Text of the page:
He’s geeky, asthmatic, wears glasses, and Richard the Lionheart he ain’t. Yet despite possessing few of the traits we expect of fairytale royalty, there’s no denying this year’s Prince Charming in the Opera House’s Cinderella production, is a star attraction.
Barnaby Hughes, whose screen credits include the BBC’s Luther, puts a fresh spin on a well-worn fairytale, resulting in a couple of hilarious scenes, particularly when sharing the stage with Frank Mackey, who as ever, puts in a flawless performance as the Dame, or in this case the character of Fairy Wanda, Cinderella’s godmother.
This year’s pantomime sees a return to live music after a one-year hiatus, and really, there’s no beating the real thing. Dance routines were impressive and costumes and set design sumptuous. There was also super use of backing tracks, particularly during a rollicking chase to recover Cinderella’s glass slipper.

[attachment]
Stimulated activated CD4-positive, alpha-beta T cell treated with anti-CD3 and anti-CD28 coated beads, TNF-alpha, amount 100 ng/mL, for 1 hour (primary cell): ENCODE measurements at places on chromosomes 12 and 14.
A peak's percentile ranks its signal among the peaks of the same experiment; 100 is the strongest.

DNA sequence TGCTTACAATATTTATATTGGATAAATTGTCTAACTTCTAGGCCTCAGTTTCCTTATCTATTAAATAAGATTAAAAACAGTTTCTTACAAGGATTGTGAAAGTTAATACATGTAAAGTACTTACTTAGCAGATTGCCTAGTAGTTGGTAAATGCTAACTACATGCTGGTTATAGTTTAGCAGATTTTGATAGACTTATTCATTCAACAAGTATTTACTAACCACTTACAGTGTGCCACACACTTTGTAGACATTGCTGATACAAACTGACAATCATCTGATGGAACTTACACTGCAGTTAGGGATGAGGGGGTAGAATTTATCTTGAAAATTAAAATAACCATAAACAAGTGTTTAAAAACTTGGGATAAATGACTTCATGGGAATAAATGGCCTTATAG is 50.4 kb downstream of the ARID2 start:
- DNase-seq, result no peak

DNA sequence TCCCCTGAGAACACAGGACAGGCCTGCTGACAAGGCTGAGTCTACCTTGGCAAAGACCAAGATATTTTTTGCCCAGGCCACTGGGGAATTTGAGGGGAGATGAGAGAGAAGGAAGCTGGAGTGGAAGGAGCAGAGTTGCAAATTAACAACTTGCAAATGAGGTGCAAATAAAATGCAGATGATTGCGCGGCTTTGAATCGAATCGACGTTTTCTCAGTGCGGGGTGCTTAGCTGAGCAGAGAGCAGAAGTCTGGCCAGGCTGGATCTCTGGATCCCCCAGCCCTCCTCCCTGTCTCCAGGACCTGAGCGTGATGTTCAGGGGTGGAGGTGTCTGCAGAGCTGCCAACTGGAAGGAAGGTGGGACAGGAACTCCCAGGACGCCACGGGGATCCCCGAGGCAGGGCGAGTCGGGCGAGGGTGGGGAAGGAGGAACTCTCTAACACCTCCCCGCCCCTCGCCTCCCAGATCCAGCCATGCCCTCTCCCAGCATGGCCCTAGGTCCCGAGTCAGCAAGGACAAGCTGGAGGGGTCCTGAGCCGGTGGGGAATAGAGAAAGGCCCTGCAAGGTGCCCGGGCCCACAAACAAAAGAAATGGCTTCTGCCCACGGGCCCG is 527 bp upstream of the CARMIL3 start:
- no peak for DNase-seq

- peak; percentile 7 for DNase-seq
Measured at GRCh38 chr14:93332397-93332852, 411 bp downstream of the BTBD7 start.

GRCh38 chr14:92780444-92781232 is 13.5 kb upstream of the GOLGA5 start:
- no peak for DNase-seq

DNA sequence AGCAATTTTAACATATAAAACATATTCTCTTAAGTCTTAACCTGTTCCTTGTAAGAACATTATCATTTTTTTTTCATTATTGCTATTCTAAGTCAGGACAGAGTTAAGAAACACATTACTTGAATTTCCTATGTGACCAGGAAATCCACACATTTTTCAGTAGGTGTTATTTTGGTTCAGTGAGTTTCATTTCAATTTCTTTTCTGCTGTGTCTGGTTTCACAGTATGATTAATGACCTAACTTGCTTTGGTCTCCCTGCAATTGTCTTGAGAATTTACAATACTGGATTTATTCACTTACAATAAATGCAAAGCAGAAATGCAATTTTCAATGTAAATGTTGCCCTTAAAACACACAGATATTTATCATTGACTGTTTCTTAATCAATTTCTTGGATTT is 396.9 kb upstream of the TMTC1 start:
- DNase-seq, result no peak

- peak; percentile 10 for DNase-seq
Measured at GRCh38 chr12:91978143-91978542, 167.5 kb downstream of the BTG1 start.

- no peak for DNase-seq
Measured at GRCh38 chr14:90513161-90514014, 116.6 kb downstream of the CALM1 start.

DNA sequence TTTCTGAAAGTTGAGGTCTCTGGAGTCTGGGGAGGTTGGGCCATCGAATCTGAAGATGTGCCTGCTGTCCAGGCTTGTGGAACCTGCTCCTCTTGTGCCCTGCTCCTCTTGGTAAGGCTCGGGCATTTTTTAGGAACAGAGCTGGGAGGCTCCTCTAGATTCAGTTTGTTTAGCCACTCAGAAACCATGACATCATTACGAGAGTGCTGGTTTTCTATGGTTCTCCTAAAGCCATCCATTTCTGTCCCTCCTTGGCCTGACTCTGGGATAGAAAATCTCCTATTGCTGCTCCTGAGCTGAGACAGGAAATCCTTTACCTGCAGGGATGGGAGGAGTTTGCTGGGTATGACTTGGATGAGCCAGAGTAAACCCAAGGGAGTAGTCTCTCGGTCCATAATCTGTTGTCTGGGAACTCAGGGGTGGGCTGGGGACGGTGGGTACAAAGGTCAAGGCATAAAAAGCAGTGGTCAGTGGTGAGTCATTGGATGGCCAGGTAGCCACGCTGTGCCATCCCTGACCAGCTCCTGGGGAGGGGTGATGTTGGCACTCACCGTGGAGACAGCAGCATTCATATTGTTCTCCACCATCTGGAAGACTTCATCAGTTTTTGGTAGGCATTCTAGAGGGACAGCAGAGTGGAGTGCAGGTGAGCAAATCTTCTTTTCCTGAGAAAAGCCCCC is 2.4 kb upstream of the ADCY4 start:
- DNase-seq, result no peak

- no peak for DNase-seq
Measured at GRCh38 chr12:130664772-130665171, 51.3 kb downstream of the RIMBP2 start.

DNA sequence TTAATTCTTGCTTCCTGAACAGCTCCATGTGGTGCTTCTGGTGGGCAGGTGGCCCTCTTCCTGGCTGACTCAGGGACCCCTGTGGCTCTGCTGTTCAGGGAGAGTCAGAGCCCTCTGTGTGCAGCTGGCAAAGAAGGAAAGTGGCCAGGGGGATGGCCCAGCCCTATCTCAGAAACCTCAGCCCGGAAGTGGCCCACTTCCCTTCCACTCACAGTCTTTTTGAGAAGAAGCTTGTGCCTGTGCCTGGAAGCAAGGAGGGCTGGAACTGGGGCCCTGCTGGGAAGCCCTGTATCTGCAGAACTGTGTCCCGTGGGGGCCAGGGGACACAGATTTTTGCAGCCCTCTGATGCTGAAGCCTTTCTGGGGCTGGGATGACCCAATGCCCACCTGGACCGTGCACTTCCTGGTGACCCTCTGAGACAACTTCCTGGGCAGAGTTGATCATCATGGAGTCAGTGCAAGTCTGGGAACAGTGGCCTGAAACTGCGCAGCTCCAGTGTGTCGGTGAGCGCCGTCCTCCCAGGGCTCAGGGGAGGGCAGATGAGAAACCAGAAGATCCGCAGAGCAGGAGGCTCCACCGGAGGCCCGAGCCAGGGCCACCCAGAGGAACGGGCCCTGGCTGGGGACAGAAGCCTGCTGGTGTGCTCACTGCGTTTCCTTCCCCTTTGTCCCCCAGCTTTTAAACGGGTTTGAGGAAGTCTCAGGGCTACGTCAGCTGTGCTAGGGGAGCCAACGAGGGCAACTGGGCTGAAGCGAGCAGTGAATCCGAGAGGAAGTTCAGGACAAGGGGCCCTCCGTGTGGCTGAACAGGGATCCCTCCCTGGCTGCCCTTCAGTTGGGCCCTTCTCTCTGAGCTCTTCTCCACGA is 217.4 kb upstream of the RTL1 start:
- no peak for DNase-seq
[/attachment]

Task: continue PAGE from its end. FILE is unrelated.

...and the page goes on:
A special word of praise goes to the set designers for two particular moments of magic, the first at the start of the show, and again, when Cinderella departs for the ball and Pegasus takes centre stage.
My kids gave a thumbs-up to Buttons, played by Adam Colbeck-Dunn, and they showed no signs of flagging throughout the drama, despite the show running for 7pm to 10pm. Personally, I found the second half more enjoyable, with some fantastic slapstick, involving Prince Charming, Barron Hard-up (Michael Grennell) and Fairy Wanda.
Molly Lynch as Cinderella is perfectly cast and an excellent foil for the Ugly Sisters, Booty (Aisling Breen) and Licious (Valerie O’Leary).
With its usual smattering of topical jokes and plenty of double-entendres, the script had appeal for all ages.
Family passes range from €80 to €100, so it isn’t cheap, but it’s a great chance to get down with the kids and indulge in the kind of dancing you no longer get to practice on the dance floor.
And to be fair to all involved, this is a hugely enjoyable production.
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